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Despite a champion effort to nickel and dime its way to profitability, Delta Airlines knows there's still some loose money in customers' pockets to be won.

The US carrier sees its passengers clinging so dearly to laptops in their alloted 30 inches of space — and today vows swift action to extract yet another fee.

Delta said that by next summer it will roll out Aircell's broadband Wi-Fi access across its entire 330-strong domestic fleet. Internet access will be available in Delta's 133 MD-88/90 jets as soon as next month.

Several airline carriers such as American Airlines, Southwest Airlines, Virgin America and Jet Blue have also been testing airborne wireless internet, but Delta is expected to be the first major US carrier to wholly commit to such a project.

Delta plans to offer a Wi-Fi connection for $9.95 on flights lasting three hours or less, and $12.95 in flights lasting longer.

Passengers with wireless devices will be able to access Aircell's broadband network, called GoGo, but voice services will be barred due to federal regulations.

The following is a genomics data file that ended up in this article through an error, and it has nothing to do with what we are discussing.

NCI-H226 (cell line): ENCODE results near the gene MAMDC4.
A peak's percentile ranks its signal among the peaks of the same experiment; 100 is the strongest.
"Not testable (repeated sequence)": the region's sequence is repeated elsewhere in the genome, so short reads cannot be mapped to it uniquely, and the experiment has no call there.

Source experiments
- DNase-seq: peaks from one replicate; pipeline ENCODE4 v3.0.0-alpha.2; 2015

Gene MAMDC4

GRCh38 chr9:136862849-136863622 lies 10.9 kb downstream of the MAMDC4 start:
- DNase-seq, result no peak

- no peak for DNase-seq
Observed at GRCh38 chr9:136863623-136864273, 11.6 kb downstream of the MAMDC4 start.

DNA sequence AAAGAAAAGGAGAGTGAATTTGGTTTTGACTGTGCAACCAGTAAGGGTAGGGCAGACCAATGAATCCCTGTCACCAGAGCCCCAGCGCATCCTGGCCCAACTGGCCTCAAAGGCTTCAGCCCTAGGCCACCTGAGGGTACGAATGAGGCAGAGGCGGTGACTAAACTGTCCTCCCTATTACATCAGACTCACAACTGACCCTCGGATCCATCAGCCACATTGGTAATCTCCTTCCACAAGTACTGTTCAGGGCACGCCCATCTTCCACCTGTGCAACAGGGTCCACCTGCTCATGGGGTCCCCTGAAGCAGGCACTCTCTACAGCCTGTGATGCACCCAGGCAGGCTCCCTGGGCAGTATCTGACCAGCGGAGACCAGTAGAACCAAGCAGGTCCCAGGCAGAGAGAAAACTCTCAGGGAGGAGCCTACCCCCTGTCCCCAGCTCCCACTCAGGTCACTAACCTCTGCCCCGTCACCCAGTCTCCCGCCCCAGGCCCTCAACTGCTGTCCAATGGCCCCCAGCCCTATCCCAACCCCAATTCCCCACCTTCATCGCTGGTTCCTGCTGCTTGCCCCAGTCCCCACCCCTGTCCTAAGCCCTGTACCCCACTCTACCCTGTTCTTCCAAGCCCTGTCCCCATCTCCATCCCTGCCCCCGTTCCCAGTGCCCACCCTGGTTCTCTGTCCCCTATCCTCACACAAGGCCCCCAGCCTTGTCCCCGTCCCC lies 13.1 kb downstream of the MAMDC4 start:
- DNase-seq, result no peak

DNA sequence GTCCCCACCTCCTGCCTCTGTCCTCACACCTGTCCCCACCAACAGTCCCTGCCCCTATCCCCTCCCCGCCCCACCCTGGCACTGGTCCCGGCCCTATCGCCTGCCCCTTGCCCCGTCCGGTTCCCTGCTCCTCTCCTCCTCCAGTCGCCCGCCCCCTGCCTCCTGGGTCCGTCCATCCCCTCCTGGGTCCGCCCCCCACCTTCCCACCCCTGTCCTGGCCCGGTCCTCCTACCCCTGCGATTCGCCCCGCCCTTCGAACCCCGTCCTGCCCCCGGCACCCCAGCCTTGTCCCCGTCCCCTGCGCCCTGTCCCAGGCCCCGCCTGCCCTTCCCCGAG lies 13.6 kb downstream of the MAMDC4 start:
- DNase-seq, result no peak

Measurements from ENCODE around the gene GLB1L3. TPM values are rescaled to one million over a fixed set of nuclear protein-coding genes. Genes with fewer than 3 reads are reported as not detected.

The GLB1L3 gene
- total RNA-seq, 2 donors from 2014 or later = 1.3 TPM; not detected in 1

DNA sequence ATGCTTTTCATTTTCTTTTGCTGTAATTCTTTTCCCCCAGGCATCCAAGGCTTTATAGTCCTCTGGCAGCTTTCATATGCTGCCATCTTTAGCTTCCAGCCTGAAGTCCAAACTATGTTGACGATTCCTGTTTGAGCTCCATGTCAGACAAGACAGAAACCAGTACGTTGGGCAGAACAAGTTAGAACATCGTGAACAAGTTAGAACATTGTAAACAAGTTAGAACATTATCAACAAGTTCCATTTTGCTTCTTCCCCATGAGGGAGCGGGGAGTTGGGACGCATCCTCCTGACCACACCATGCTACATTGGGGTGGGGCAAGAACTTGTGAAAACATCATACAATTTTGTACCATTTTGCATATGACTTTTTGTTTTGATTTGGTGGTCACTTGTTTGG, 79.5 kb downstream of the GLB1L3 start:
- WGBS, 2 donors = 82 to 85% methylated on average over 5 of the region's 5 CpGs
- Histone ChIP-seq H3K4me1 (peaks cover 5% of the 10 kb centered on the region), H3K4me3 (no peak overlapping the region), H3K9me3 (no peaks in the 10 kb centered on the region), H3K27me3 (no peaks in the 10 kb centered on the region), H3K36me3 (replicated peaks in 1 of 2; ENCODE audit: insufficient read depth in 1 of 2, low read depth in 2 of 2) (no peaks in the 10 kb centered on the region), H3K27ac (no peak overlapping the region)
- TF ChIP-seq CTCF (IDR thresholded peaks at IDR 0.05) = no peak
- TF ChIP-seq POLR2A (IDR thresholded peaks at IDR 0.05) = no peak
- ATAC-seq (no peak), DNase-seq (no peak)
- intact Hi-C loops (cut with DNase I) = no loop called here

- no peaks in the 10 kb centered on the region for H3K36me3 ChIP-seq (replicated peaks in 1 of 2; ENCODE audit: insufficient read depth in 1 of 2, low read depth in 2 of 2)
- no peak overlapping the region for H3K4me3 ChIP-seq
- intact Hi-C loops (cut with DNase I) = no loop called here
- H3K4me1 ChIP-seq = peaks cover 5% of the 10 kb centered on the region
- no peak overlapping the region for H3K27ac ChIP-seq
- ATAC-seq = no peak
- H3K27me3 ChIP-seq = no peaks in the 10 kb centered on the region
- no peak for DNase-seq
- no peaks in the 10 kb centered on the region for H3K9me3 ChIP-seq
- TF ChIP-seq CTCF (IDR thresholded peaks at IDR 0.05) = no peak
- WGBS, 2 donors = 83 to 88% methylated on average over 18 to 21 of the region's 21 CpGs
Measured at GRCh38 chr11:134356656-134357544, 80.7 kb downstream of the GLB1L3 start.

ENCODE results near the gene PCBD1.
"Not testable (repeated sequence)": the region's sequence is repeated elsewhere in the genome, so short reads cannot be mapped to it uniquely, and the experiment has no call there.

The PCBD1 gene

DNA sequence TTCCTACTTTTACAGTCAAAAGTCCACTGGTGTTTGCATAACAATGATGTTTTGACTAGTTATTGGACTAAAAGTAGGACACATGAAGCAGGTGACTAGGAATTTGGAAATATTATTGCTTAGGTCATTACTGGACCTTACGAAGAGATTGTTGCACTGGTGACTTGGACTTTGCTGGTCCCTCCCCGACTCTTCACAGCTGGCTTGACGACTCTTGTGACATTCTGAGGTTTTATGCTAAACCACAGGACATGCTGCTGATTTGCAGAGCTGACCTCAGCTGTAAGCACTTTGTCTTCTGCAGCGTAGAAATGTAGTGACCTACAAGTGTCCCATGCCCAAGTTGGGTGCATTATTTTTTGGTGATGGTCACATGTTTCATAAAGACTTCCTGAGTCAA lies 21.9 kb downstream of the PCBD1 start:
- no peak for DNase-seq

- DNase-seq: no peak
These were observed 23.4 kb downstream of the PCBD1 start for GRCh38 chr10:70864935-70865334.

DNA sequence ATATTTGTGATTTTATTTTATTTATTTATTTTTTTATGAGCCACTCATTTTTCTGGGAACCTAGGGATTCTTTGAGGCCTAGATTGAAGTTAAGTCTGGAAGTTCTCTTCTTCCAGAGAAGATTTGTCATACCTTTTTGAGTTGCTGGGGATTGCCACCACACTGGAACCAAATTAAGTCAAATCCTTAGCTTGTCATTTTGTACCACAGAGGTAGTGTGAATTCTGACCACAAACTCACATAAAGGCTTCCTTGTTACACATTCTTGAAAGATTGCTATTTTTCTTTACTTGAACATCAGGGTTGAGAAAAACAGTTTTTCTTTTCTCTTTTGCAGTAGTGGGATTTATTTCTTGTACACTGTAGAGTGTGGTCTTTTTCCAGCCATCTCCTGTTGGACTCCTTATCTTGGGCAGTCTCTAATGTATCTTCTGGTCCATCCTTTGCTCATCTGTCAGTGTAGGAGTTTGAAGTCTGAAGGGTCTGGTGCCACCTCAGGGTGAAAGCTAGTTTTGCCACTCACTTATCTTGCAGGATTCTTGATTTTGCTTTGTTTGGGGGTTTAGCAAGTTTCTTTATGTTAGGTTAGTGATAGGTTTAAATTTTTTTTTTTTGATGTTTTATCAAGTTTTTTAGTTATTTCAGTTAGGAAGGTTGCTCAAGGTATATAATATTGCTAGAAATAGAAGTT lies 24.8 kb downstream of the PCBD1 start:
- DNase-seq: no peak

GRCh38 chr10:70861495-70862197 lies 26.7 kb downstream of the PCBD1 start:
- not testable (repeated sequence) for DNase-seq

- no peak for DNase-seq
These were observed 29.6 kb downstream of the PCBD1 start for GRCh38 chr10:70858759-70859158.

"Our customers asked for in-flight connectivity, and we’re responding by rolling out the most extensive Wi-Fi network in the sky," said Delta CEO Richard Anderson in a statement. "Beginning this fall, our passengers will have the ability to stay connected when they travel with us throughout the continental U.S."

The service should serve as a fine complement to the practice of charging for checked luggage, food, soft drinks and bottled water, and in-flight entertainment. Conveniently, customers can't weep fat salty tears of frustration into their pillows because Delta already took those away to reduce costs. ®

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